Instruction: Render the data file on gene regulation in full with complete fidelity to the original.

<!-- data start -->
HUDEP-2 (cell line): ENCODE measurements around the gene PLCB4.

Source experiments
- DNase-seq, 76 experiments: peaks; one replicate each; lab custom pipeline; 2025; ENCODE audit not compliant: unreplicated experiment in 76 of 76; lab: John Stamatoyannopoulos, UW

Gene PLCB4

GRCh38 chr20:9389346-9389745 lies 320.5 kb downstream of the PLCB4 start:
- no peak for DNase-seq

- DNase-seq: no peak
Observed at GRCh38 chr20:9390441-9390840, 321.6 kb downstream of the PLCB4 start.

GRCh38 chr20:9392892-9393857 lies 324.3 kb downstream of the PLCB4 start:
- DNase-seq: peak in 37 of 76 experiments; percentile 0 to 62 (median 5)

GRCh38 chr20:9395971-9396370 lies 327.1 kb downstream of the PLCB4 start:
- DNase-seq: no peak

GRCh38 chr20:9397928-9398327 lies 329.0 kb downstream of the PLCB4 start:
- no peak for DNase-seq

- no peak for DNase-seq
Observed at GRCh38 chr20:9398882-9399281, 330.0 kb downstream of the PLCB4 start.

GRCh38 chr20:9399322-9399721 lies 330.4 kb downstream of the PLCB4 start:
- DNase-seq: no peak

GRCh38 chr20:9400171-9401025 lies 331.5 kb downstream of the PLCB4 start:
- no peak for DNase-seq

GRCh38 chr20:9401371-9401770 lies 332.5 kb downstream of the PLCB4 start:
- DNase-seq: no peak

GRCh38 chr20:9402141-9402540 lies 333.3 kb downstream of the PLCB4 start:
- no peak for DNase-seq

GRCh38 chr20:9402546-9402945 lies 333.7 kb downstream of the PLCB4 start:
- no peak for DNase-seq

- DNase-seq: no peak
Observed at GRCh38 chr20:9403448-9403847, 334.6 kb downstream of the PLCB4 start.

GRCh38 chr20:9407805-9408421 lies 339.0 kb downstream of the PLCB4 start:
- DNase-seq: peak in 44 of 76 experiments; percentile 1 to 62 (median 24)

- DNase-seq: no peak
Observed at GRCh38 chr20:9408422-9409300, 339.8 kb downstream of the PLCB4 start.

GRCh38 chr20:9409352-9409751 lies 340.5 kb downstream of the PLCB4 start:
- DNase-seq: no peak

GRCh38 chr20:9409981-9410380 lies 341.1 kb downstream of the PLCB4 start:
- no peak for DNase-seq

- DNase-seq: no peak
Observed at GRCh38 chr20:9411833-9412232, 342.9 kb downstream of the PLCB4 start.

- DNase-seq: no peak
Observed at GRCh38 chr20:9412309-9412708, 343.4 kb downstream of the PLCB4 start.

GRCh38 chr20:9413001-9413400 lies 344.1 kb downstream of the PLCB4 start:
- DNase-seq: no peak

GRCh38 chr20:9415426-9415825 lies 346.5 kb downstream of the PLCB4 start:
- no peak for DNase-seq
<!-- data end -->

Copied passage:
HUDEP-2 (cell line): ENCODE measurements around the gene PLCB4.

Source experiments
- DNase-seq, 76 experiments: peaks; one replicate each; lab custom pipeline; 2025; ENCODE audit not compliant: unreplicated experiment in 76 of 76; lab: John Stamatoyannopoulos, UW

Gene PLCB4

GRCh38 chr20:9389346-9389745 lies 320.5 kb downstream of the PLCB4 start:
- no peak for DNase-seq

- DNase-seq: no peak
Observed at GRCh38 chr20:9390441-9390840, 321.6 kb downstream of the PLCB4 start.

GRCh38 chr20:9392892-9393857 lies 324.3 kb downstream of the PLCB4 start:
- DNase-seq: peak in 37 of 76 experiments; percentile 0 to 62 (median 5)

GRCh38 chr20:9395971-9396370 lies 327.1 kb downstream of the PLCB4 start:
- DNase-seq: no peak

GRCh38 chr20:9397928-9398327 lies 329.0 kb downstream of the PLCB4 start:
- no peak for DNase-seq

- no peak for DNase-seq
Observed at GRCh38 chr20:9398882-9399281, 330.0 kb downstream of the PLCB4 start.

GRCh38 chr20:9399322-9399721 lies 330.4 kb downstream of the PLCB4 start:
- DNase-seq: no peak

GRCh38 chr20:9400171-9401025 lies 331.5 kb downstream of the PLCB4 start:
- no peak for DNase-seq

GRCh38 chr20:9401371-9401770 lies 332.5 kb downstream of the PLCB4 start:
- DNase-seq: no peak

GRCh38 chr20:9402141-9402540 lies 333.3 kb downstream of the PLCB4 start:
- no peak for DNase-seq

GRCh38 chr20:9402546-9402945 lies 333.7 kb downstream of the PLCB4 start:
- no peak for DNase-seq

- DNase-seq: no peak
Observed at GRCh38 chr20:9403448-9403847, 334.6 kb downstream of the PLCB4 start.

GRCh38 chr20:9407805-9408421 lies 339.0 kb downstream of the PLCB4 start:
- DNase-seq: peak in 44 of 76 experiments; percentile 1 to 62 (median 24)

- DNase-seq: no peak
Observed at GRCh38 chr20:9408422-9409300, 339.8 kb downstream of the PLCB4 start.

GRCh38 chr20:9409352-9409751 lies 340.5 kb downstream of the PLCB4 start:
- DNase-seq: no peak

GRCh38 chr20:9409981-9410380 lies 341.1 kb downstream of the PLCB4 start:
- no peak for DNase-seq

- DNase-seq: no peak
Observed at GRCh38 chr20:9411833-9412232, 342.9 kb downstream of the PLCB4 start.

- DNase-seq: no peak
Observed at GRCh38 chr20:9412309-9412708, 343.4 kb downstream of the PLCB4 start.

GRCh38 chr20:9413001-9413400 lies 344.1 kb downstream of the PLCB4 start:
- DNase-seq: no peak

GRCh38 chr20:9415426-9415825 lies 346.5 kb downstream of the PLCB4 start:
- no peak for DNase-seq